As Minister for Finance, I am responsible for the development of the legal framework governing financial regulation. Neither I nor the Central Bank of Ireland can interfere in the provision or pricing of insurance products, as these matters are of a commercial nature, and are determined by insurance companies based on an assessment of the risks they are willing to accept. This position is reinforced by the EU framework for insurance which expressly prohibits Member States from adopting rules which require insurance companies to obtain prior approval of the pricing or terms and conditions of insurance products. Consequently, although I am aware of concerns in relation to the financial strain which the cost of insurance may place on the operation of agricultural marts, I am not in a position to direct insurance companies as to the pricing level or terms or conditions they should apply to a particular sector.
Nevertheless, it is possible for the State to play a role in helping to stabilise the market and deal with factors contributing to the availability and cost of insurance. What was recognised with the establishment of the Cost of Insurance Working Group (CIWG) was that the environment within which insurers conduct their business can be better shaped, in order to make the Irish insurance market a more competitive one and also make it more attractive for new entrants. Building upon the work undertaken in the completion of the Report on the Cost of Motor Insurance, the second phase of the CIWG, as you are aware, culminated in the publication of the Report on the Cost of Employer and Public Liability Insurance in January 2018.
This report makes 15 recommendations with 29 associated actions to be carried out, set out in an Action Plan with agreed timelines for implementation. The three main themes in these recommendations are increasing transparency, reviewing the level of damages in personal injury cases and improving the personal injuries litigation framework.
Although the agricultural mart sector did not form part of the formal consultation process for the report, previous relevant representations from yourself and the chairperson of a marts association were taken into consideration by the CIWG. In addition other relevant stakeholders consulted with by, or providing submissions to, the CIWG, were representatives from the Irish Farmers’ Association and Meat Industry Ireland, as well as the main provider of insurance for the mart sector in Ireland.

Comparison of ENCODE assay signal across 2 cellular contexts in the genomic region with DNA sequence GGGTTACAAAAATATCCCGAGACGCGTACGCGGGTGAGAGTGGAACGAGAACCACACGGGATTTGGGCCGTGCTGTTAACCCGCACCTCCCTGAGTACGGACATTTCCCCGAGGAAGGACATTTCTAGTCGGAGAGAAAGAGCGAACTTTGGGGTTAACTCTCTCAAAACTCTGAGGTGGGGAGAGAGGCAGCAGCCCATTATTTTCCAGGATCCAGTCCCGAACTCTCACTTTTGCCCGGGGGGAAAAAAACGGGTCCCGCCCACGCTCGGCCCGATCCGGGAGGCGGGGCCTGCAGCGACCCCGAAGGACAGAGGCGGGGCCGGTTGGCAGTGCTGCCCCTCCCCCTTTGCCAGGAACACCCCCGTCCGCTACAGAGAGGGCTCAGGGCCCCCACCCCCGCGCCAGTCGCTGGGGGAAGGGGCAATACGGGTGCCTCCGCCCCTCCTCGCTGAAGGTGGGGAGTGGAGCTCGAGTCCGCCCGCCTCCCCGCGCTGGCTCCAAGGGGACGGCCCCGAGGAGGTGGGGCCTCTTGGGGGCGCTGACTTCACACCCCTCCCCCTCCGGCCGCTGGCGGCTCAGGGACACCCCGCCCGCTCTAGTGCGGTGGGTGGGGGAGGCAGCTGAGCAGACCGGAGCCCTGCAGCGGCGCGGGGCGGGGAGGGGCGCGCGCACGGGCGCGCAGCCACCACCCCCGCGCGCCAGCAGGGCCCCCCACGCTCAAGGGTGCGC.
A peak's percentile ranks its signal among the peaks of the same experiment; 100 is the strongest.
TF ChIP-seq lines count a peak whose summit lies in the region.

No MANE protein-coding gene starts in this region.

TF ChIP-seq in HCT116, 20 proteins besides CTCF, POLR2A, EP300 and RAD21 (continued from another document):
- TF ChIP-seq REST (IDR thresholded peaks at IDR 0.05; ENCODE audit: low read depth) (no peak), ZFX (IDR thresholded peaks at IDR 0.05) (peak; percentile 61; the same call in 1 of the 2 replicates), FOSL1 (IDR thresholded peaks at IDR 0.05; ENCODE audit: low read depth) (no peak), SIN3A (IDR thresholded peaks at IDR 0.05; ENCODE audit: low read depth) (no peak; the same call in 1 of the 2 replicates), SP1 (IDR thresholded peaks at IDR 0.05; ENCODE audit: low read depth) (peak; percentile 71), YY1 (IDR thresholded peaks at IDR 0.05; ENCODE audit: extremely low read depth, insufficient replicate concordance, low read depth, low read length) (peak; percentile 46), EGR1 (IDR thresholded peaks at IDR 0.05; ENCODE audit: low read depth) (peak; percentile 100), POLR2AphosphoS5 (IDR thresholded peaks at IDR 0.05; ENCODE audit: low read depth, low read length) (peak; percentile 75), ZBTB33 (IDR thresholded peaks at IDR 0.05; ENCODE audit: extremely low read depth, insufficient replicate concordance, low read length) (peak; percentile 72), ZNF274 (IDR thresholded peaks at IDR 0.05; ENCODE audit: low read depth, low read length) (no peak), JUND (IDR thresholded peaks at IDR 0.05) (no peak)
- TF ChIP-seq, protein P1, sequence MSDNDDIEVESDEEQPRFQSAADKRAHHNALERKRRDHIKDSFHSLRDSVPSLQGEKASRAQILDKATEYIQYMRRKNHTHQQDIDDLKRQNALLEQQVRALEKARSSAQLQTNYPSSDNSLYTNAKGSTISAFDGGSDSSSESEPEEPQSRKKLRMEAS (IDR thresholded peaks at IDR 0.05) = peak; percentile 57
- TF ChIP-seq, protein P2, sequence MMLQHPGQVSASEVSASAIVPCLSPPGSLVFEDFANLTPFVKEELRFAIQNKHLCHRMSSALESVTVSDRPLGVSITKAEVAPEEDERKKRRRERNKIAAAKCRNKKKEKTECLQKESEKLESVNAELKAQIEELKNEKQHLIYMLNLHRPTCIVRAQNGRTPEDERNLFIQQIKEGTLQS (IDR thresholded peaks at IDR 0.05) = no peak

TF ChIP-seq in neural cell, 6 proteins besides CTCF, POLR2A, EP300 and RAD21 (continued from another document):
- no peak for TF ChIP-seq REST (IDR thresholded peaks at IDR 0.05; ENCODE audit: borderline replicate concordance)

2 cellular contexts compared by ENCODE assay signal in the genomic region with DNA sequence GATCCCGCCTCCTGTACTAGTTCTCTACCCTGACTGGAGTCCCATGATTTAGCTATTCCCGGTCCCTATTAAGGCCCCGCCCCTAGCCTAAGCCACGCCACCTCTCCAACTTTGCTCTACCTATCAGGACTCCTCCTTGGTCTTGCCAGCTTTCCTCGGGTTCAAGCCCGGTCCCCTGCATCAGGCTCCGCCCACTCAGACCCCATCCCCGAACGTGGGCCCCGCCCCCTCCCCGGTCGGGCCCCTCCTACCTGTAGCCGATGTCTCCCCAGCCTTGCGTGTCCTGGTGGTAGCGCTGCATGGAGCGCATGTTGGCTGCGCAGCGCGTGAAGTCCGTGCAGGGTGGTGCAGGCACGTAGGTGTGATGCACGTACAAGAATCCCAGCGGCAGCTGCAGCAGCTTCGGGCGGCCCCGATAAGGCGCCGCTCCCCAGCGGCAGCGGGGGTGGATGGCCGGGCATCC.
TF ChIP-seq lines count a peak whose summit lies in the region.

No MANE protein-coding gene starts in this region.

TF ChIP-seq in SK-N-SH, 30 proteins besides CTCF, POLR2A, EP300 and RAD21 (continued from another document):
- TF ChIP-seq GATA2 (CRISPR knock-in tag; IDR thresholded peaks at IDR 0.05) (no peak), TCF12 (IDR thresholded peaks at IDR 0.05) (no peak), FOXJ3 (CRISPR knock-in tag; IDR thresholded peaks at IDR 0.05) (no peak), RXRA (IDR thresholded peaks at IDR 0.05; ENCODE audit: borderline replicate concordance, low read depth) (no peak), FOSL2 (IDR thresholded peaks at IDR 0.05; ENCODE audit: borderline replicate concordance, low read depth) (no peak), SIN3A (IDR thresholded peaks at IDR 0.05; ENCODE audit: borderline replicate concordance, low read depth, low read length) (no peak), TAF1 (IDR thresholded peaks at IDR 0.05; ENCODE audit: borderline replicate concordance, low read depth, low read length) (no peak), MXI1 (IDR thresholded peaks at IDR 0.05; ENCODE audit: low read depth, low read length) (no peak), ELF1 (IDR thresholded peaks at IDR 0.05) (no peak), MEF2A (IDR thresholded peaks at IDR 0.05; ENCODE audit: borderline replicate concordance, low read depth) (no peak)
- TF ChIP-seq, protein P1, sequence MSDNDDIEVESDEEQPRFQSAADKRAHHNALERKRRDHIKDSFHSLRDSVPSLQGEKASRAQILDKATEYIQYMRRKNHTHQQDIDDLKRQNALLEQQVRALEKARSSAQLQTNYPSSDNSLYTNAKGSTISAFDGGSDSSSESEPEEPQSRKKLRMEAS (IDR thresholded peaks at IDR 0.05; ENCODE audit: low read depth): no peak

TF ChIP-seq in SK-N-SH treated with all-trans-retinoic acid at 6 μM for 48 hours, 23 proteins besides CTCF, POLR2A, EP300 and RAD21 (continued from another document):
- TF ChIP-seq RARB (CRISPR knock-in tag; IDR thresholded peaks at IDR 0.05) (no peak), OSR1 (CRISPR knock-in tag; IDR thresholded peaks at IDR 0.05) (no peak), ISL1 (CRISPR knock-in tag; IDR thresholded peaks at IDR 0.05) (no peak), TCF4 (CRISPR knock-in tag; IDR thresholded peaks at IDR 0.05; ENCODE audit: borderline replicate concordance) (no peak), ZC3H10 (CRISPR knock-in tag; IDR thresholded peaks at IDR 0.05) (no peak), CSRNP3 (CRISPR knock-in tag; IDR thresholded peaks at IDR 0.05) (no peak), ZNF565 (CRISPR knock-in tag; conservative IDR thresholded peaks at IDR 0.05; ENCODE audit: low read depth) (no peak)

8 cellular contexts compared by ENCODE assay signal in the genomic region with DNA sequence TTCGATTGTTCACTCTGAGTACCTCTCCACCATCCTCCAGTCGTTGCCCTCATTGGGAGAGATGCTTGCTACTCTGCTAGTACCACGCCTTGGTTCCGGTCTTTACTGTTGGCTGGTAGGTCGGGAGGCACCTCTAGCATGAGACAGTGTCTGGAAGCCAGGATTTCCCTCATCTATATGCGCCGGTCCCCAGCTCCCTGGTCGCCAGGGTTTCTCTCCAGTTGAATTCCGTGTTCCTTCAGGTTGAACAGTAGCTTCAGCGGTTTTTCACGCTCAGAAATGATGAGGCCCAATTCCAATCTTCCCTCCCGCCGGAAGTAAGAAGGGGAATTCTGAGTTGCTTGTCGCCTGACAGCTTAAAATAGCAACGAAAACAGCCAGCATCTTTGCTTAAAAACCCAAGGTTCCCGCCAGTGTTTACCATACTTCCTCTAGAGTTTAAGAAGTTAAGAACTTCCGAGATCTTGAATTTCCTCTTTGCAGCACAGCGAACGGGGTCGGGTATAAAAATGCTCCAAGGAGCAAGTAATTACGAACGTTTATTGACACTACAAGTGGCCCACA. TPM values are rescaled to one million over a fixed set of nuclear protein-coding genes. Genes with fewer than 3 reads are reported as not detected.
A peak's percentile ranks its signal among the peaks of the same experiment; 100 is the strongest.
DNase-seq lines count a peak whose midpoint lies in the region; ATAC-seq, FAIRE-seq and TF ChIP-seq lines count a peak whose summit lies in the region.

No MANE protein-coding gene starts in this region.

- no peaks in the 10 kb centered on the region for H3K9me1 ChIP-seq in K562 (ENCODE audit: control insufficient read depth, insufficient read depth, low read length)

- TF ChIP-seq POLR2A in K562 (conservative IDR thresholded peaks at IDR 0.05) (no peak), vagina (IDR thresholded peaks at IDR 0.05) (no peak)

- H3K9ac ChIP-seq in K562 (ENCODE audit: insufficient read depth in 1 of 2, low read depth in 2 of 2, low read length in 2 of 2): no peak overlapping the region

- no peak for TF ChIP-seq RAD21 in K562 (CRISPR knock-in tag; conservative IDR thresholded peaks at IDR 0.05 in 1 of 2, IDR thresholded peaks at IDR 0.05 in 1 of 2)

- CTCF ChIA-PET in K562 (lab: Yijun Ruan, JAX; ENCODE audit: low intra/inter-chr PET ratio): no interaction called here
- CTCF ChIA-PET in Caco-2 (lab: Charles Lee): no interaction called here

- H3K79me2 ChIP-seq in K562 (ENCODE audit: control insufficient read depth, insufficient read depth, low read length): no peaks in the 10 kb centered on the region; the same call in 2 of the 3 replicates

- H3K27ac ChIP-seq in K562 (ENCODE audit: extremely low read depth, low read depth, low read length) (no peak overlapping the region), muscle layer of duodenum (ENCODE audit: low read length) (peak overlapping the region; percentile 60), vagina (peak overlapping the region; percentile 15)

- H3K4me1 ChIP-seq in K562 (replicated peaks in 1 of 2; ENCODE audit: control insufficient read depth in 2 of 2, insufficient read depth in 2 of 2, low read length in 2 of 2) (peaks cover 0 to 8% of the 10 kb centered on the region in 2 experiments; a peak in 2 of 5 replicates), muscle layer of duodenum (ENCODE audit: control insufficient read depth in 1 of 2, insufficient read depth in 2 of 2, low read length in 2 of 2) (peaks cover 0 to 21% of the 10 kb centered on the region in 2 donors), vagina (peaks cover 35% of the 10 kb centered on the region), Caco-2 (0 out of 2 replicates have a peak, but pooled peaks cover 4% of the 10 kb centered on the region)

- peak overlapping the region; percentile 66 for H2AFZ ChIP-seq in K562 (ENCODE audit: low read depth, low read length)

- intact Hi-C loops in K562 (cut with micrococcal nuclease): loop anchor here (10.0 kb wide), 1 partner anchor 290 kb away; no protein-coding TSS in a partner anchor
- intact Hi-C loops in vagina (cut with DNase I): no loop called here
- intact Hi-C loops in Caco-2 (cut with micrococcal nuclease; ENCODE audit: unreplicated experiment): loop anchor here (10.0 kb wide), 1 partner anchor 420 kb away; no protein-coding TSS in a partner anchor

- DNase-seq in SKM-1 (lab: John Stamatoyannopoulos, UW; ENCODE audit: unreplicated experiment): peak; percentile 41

Also, I am aware that my colleague, the Minister of State for Financial Services and Insurance and Chair of the CIWG, Mr. Michael D’Arcy T.D., met with representatives from the Marts Committee of the Irish Co-operative Organisation Society (ICOS) in March 2018, subsequent to the Report’s release. I understand that the ICOS agreed at this meeting that health and safety was one of the key considerations for insurers when assessing risk and that there was a level of responsibility by mart owners in this regard. I have also been advised that mart owners generally have been reassessing practices on foot of previous experiences of claims submitted against marts and, accordingly, implementing relevant improvements in management practices and standards of facilities in order to seek to avoid such situations arising again.
Finally, the most recent quarterly update on implementation was published on 12 November 2018 and shows that of the 19 actions from the Report on the Employer and Liability Insurance with deadlines up to and including Q3 2018, 18 have been completed. I would like to assure the Deputy that the CIWG Group will continue to focus on implementing the recommendations of the Report on the Cost of Employer and Public Liability Insurance in parallel with implementing those from the Motor Report. I am hopeful that the cumulative effects of the completion of the two Reports’ recommendations will include increased stability in the pricing of insurance for businesses and, of particular relevance to the mart sector, a broader and more competitive insurance market.